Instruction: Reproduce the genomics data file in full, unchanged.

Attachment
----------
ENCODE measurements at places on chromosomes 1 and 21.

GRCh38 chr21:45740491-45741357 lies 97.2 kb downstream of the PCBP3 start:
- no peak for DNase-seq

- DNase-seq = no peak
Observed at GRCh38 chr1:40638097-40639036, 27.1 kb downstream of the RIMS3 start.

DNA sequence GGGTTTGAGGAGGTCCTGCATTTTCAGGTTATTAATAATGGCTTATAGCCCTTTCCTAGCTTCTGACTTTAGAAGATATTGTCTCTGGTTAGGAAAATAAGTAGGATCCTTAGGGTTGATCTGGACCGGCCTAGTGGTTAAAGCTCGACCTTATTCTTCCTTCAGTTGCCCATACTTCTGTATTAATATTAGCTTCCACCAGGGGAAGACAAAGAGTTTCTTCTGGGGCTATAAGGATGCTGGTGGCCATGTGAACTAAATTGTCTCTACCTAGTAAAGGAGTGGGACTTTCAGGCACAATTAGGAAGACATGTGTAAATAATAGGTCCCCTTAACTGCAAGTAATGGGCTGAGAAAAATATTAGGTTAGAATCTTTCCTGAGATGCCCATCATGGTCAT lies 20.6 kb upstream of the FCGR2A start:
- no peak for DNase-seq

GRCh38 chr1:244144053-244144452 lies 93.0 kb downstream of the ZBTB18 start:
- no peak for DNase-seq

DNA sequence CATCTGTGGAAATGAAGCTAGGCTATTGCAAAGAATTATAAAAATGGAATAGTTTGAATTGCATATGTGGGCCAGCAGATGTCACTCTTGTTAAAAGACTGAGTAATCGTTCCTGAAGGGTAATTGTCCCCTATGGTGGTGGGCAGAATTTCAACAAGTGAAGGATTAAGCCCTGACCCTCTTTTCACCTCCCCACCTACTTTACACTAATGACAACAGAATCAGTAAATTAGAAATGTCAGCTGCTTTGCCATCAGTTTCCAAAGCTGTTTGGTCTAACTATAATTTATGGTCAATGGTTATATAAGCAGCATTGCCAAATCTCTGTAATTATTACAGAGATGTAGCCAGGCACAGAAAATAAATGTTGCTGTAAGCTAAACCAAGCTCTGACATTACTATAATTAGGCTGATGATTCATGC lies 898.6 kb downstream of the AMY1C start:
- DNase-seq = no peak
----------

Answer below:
ENCODE measurements at places on chromosomes 1 and 21.

GRCh38 chr21:45740491-45741357 lies 97.2 kb downstream of the PCBP3 start:
- no peak for DNase-seq

- DNase-seq = no peak
Observed at GRCh38 chr1:40638097-40639036, 27.1 kb downstream of the RIMS3 start.

DNA sequence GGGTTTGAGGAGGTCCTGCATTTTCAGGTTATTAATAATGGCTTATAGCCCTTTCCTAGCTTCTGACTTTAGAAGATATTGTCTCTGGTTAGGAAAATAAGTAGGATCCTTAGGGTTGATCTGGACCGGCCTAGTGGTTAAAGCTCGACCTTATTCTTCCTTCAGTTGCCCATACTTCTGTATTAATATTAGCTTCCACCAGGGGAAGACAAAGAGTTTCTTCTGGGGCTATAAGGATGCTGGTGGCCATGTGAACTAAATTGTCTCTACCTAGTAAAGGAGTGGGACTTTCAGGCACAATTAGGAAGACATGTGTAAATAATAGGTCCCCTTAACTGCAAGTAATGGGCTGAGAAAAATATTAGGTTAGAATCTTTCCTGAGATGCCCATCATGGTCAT lies 20.6 kb upstream of the FCGR2A start:
- no peak for DNase-seq

GRCh38 chr1:244144053-244144452 lies 93.0 kb downstream of the ZBTB18 start:
- no peak for DNase-seq

DNA sequence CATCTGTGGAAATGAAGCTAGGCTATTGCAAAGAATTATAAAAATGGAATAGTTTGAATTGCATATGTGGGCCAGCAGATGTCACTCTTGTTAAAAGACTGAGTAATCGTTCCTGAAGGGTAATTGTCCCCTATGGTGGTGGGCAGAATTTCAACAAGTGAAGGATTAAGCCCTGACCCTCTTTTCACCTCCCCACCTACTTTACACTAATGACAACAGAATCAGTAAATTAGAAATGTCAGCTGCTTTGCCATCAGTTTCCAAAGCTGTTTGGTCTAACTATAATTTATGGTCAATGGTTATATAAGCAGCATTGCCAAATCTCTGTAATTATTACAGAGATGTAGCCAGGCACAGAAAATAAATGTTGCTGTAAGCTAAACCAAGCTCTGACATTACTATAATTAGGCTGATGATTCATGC lies 898.6 kb downstream of the AMY1C start:
- DNase-seq = no peak